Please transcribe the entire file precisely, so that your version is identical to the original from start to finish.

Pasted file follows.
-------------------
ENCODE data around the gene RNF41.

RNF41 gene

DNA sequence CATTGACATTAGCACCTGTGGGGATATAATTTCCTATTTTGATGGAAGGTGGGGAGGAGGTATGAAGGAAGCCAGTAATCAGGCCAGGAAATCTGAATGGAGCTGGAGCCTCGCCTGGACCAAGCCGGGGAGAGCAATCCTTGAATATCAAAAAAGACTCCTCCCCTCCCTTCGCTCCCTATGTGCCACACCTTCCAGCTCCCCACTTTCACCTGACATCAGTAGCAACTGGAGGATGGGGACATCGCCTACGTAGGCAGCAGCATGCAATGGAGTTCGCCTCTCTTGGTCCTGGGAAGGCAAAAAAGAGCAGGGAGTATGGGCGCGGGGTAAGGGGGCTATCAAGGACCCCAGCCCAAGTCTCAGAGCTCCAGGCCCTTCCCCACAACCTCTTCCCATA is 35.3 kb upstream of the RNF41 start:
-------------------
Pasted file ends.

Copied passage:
ENCODE data around the gene RNF41.

RNF41 gene

DNA sequence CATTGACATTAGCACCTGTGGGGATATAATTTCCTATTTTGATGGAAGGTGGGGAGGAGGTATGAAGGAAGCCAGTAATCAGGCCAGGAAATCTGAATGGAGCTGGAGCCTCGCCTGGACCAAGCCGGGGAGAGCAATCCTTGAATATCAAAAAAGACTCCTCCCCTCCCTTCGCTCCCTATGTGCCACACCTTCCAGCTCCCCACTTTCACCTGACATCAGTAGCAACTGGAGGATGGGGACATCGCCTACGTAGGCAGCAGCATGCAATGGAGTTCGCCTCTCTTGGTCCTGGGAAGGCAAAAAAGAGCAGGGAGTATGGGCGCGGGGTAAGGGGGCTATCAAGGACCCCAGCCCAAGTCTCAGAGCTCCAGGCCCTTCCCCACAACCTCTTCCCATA is 35.3 kb upstream of the RNF41 start: